The Internet is decorated with all kinds of animal photos and videos, but one in particular captured my attention recently.
A photographer took a picture of a giraffe with a dying 54-year-old man named Mario, who had worked as a maintenance man at Diergaarde Blijidorp, a zoo in Rotterdam, The Netherlands.
An organization called Ambulance Wish Foundation, which grants dying people a final wish before they pass away, had wheeled Mario into the zoo so that he could bid his co-workers and the animals farewell.
Mario, who is mentally challenged, has a brain tumor. He had worked at the zoo almost his whole life.
The photo shows the giraffe kissing Mario, as if the creature knew his human friend was ill and would not be back.
Are we just arrogantly attributing human qualities to a lower species because we feel superior?
Or do animals sense things on some level of consciousness in their encounters with humans that just can’t be explained by calling it “instinct?”
This isn’t about the animal rights movement. This is sheer scientific and sociological curiosity flavored with a longtime pet owner’s love for critters.
In addition to sharing my residence with a cat, I marvel every day on my drive to work at the neighborly dog, the exquisite horses, the gentle deer and the flocks of wild turkeys I view from the road.
On more than one occasion, I have been lifted out of a glum mood by the sound of a bird singing outside my window.
How are we to explain Capitan, a dog who returned to the grave of his deceased master, Miguel Guzman, in Villa Carlos Paz, Argentina, at 6 p.m. every day for at least six years without human transportation or coercion?
Perhaps you recall the image of Hawkeye, a dog belonging to U.S. Navy SEAL Jon Tumilson refusing to leave his master’s flag-draped casket following Tumilson’s 2011 funeral in Rockford, Iowa.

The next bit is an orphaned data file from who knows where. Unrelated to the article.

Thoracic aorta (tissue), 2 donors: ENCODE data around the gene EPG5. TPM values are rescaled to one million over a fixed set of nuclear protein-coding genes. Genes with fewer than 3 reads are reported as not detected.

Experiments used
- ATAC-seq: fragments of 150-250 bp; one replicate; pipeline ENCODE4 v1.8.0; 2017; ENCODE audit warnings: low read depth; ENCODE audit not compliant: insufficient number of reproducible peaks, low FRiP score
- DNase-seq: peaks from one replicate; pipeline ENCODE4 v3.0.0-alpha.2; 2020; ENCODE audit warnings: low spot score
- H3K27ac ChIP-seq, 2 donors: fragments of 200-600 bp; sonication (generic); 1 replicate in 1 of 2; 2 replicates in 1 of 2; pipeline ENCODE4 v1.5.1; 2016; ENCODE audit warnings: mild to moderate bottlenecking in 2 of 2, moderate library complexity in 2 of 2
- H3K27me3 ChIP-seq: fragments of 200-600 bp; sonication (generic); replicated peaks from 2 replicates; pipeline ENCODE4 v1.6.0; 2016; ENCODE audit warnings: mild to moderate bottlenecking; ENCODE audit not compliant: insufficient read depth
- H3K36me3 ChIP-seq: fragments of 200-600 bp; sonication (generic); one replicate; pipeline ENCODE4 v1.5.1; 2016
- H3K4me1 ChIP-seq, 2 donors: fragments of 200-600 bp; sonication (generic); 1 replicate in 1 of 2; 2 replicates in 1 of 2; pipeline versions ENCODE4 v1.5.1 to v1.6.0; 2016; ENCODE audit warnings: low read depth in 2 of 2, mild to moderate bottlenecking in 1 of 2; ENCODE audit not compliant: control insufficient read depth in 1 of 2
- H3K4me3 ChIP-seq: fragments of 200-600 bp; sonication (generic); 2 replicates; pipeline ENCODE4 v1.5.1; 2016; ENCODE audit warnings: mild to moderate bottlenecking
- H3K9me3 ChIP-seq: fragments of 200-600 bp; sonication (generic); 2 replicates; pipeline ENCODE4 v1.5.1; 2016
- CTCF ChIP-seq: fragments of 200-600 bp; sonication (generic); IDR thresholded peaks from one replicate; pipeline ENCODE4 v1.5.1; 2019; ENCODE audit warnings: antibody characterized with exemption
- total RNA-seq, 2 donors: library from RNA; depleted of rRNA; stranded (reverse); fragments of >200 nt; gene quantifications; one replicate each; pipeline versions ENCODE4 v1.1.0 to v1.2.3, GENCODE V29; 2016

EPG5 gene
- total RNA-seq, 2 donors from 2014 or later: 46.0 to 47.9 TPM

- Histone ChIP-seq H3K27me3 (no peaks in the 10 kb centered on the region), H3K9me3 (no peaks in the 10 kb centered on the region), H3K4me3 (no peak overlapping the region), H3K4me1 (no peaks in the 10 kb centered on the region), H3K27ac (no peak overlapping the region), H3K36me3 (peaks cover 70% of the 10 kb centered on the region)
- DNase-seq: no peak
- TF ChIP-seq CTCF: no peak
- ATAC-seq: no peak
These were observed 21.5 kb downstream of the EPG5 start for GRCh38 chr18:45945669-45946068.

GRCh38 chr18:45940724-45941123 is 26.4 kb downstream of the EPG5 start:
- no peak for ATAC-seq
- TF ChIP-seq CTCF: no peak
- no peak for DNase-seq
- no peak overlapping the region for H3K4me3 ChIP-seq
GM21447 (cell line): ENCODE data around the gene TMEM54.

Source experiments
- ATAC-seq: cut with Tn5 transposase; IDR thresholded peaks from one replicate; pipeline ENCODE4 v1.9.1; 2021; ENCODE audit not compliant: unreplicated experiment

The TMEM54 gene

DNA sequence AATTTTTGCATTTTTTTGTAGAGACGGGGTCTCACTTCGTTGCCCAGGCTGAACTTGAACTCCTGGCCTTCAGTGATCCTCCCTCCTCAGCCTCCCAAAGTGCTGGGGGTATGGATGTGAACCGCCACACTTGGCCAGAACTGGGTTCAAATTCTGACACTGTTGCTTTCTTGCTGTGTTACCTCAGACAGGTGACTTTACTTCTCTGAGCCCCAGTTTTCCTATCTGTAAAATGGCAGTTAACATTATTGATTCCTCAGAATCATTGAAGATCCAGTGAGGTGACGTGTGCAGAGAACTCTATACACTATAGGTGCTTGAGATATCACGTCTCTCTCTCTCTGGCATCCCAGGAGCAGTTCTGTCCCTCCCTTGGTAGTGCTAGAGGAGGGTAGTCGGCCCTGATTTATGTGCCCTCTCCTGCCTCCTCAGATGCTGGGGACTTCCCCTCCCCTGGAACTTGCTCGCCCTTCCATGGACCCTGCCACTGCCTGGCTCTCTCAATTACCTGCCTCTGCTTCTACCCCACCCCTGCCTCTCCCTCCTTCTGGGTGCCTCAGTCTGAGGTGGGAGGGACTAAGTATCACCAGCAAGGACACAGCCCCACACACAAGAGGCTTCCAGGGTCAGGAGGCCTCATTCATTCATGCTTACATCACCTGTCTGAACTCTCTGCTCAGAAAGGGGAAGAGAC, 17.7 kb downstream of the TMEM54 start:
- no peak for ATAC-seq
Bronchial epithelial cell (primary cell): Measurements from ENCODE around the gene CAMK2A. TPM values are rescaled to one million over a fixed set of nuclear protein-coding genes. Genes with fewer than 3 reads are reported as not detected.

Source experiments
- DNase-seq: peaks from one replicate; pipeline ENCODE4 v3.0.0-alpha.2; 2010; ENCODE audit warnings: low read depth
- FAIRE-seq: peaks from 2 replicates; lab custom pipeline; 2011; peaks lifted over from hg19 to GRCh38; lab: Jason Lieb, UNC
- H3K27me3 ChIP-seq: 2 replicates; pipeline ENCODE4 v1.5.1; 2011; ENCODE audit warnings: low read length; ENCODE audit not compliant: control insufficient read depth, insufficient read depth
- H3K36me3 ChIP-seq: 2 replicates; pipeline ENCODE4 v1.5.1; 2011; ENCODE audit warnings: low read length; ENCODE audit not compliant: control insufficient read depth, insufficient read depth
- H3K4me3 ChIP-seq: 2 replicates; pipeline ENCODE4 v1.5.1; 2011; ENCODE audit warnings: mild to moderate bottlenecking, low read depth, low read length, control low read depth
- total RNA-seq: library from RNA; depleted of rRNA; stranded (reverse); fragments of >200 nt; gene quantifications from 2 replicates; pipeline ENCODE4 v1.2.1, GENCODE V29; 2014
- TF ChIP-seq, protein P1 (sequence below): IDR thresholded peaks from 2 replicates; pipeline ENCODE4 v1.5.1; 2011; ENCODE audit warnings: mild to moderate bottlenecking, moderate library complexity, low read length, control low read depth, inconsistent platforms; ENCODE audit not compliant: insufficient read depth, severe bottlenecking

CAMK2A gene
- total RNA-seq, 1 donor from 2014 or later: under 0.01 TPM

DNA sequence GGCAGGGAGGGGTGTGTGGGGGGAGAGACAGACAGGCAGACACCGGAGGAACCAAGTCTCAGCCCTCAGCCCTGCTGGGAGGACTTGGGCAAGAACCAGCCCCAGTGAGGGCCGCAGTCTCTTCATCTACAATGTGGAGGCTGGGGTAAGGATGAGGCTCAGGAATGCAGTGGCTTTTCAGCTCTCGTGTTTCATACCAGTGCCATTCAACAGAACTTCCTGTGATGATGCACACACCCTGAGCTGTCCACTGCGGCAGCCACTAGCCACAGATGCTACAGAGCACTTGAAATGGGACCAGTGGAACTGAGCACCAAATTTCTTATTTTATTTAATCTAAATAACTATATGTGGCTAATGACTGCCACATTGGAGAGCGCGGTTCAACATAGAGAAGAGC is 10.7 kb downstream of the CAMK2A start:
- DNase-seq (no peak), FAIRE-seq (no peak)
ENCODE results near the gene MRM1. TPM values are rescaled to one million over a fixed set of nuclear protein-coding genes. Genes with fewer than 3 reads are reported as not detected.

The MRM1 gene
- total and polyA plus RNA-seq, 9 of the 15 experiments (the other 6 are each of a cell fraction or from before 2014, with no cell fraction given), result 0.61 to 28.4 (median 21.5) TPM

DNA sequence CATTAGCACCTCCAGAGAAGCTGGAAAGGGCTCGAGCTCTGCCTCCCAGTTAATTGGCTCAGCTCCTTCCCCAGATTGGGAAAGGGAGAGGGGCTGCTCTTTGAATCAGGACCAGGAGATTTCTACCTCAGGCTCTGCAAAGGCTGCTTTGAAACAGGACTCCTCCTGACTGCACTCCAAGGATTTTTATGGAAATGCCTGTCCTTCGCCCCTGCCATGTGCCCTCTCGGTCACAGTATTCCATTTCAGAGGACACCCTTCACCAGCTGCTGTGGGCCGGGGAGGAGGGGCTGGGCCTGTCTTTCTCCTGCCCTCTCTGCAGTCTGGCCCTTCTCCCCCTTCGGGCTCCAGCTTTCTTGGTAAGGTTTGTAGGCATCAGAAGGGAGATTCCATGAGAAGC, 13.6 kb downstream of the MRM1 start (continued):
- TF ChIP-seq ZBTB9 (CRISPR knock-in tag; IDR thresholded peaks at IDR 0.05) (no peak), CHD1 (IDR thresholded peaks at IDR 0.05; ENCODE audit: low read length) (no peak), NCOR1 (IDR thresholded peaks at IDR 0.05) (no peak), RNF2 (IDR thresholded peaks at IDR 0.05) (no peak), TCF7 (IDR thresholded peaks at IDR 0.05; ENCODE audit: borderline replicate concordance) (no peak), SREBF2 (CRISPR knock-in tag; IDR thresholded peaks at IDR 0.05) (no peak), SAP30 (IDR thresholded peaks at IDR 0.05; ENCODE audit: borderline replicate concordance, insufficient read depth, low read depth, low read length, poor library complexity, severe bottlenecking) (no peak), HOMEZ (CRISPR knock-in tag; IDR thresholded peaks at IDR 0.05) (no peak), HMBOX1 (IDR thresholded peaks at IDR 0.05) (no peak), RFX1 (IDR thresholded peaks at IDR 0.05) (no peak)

Researchers at the University of Rennes in France have found that horses remain loyal to their human companions for a long time and that they remember the people even after long periods of separation.
Their paper, which was accepted for publication in the peer-review journal “Animal Behavior,” was based on a trainer’s relationship with 20 Anglo-Arabian and three French saddlebred horses.
They attributed the horses’ demeanor to the social bonding horses engage in among their own kind and probably is an extension of the way they behave in the wild, according to a 2010 story at news.discovery.com.
James Herriot, the Scottish veterinary surgeon who wrote “All Creatures Great and Small,” is quoted as saying, “If having a soul means being able to feel love and loyalty and gratitude, then animals are better off than a lot of humans.”
Coming from a man of science who has cleaned up dog vomit, scooped cat poop, saved ailing animals’ lives and ended their lives humanely when all hope was gone, that statement has at least as much credence as any academic study could ever have.